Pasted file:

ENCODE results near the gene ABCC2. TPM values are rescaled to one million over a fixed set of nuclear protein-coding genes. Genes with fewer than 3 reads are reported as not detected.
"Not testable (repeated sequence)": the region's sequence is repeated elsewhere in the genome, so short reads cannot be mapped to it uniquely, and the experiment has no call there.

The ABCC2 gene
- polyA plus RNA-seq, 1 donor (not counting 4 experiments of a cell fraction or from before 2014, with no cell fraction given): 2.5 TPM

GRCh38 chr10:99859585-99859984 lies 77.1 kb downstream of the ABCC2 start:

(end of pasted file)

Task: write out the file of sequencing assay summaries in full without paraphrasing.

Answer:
ENCODE results near the gene ABCC2. TPM values are rescaled to one million over a fixed set of nuclear protein-coding genes. Genes with fewer than 3 reads are reported as not detected.
"Not testable (repeated sequence)": the region's sequence is repeated elsewhere in the genome, so short reads cannot be mapped to it uniquely, and the experiment has no call there.

The ABCC2 gene
- polyA plus RNA-seq, 1 donor (not counting 4 experiments of a cell fraction or from before 2014, with no cell fraction given): 2.5 TPM

GRCh38 chr10:99859585-99859984 lies 77.1 kb downstream of the ABCC2 start: